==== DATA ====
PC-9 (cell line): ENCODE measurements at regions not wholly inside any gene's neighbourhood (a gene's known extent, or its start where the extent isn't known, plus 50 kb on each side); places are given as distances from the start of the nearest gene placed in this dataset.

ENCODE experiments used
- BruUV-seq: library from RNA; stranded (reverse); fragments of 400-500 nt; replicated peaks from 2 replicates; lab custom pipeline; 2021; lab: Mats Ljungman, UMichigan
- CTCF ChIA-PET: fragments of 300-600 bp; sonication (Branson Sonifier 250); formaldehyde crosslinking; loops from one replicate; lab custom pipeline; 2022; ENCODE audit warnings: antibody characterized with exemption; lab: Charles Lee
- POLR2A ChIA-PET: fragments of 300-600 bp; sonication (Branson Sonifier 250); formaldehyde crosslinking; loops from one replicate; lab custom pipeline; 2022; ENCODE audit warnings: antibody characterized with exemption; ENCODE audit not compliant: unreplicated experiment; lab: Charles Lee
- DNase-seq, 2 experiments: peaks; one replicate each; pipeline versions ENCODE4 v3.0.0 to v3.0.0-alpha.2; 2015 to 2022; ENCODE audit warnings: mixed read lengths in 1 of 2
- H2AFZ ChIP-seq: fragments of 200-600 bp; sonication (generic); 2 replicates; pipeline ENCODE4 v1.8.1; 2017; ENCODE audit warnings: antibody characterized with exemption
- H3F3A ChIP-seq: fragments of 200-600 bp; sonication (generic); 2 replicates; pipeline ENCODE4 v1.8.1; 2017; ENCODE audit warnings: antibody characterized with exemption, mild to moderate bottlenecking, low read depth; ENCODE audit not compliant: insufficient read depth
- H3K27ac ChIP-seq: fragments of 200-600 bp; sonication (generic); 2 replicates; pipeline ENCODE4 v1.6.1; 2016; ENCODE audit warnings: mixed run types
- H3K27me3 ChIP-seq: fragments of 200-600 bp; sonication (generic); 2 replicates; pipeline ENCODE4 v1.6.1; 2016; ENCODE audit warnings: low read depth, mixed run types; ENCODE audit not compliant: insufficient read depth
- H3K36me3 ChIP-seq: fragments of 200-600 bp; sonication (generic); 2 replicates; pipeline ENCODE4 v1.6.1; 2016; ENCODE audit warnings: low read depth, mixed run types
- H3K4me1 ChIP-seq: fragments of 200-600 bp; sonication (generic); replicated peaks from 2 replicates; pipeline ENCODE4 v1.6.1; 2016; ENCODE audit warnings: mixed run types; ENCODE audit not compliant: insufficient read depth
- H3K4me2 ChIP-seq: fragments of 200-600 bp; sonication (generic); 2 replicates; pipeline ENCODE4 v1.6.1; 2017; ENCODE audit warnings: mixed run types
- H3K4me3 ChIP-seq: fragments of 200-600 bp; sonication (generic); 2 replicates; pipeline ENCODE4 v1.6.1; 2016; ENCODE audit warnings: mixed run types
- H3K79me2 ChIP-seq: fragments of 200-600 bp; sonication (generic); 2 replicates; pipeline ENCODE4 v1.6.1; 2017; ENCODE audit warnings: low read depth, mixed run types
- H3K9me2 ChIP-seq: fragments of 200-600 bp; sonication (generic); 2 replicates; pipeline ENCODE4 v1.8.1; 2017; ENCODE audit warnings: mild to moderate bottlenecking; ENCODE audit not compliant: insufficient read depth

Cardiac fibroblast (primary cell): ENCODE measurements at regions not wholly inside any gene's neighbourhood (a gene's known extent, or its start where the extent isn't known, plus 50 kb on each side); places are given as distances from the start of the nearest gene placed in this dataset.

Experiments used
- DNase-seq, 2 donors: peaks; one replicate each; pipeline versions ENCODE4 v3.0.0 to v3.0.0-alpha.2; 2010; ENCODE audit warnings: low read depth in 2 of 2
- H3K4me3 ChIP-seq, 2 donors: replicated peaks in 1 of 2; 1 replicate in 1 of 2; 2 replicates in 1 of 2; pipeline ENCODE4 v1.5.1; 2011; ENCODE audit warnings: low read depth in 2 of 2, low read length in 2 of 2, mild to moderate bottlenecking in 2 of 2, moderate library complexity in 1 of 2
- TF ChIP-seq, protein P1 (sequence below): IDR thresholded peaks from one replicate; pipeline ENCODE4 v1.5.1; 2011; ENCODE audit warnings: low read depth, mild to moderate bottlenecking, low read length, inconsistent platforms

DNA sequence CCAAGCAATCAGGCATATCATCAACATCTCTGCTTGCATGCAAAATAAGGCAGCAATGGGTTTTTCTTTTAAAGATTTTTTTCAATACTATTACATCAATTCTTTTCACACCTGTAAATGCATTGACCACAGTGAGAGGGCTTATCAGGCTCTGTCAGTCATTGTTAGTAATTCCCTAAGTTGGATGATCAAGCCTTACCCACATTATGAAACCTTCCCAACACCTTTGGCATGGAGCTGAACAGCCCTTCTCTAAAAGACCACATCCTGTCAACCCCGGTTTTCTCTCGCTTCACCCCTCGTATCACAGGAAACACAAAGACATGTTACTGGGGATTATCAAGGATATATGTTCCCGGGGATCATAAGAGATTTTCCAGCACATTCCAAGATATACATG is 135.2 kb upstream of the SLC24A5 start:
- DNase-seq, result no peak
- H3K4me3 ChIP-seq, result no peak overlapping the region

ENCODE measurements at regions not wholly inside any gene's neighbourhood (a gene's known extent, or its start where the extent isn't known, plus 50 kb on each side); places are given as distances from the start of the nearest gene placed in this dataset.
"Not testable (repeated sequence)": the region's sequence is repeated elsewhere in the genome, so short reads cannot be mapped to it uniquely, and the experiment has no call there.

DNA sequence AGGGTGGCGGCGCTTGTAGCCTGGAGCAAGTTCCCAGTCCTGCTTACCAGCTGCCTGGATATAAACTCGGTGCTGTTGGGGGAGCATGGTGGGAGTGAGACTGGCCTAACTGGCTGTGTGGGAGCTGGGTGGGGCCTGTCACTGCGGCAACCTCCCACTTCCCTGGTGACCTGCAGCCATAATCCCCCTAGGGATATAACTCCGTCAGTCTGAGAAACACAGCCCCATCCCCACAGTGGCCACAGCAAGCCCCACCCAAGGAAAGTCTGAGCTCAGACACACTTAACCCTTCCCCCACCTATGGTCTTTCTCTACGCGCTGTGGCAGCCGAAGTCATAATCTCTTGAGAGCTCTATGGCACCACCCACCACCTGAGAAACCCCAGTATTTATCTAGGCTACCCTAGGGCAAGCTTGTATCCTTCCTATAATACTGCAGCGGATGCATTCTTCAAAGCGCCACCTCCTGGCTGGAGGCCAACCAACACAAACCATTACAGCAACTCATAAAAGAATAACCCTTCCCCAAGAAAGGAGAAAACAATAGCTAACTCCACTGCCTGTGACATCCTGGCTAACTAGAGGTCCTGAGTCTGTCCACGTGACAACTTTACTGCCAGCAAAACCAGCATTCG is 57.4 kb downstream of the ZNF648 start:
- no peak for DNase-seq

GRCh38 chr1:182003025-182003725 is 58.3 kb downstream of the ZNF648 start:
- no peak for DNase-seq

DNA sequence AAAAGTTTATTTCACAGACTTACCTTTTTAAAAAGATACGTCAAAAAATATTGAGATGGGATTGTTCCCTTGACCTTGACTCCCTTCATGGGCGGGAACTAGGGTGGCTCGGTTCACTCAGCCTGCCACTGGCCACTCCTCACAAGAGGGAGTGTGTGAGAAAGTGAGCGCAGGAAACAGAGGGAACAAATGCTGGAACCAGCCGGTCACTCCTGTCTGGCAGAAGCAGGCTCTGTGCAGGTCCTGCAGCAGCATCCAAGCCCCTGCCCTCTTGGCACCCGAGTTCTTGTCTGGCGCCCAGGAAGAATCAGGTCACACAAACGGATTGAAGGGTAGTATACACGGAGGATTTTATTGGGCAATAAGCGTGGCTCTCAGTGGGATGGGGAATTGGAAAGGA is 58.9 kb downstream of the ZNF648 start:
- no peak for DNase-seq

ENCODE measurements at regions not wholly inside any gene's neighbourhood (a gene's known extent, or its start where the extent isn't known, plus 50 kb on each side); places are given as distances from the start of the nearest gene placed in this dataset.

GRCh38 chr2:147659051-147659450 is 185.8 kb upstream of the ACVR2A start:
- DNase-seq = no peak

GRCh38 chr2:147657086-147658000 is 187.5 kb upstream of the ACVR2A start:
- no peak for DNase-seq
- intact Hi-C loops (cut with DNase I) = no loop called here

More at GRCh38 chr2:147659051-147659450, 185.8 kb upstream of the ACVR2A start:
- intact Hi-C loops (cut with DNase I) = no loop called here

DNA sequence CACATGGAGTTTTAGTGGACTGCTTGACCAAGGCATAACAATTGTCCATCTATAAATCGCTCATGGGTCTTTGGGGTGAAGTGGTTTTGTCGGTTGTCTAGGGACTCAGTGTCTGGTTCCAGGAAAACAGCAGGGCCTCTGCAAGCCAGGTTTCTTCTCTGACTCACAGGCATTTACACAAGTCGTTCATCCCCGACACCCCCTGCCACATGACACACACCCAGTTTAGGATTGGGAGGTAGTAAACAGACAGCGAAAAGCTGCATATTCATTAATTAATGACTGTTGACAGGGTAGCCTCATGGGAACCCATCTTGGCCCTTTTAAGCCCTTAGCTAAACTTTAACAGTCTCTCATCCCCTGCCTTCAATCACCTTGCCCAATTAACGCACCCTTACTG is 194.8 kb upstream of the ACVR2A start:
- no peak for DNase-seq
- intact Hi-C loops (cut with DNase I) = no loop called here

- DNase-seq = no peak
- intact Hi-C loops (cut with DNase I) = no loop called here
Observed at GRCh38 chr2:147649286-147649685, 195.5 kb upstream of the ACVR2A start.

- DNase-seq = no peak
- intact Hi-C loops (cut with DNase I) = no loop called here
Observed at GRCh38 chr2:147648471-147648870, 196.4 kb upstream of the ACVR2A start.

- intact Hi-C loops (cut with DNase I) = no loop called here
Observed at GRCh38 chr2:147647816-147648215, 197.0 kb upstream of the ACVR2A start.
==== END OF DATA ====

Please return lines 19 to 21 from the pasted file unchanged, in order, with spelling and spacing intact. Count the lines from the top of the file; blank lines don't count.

- DNase-seq, 2 donors: peaks; one replicate each; pipeline versions ENCODE4 v3.0.0 to v3.0.0-alpha.2; 2010; ENCODE audit warnings: low read depth in 2 of 2
- H3K4me3 ChIP-seq, 2 donors: replicated peaks in 1 of 2; 1 replicate in 1 of 2; 2 replicates in 1 of 2; pipeline ENCODE4 v1.5.1; 2011; ENCODE audit warnings: low read depth in 2 of 2, low read length in 2 of 2, mild to moderate bottlenecking in 2 of 2, moderate library complexity in 1 of 2
- TF ChIP-seq, protein P1 (sequence below): IDR thresholded peaks from one replicate; pipeline ENCODE4 v1.5.1; 2011; ENCODE audit warnings: low read depth, mild to moderate bottlenecking, low read length, inconsistent platforms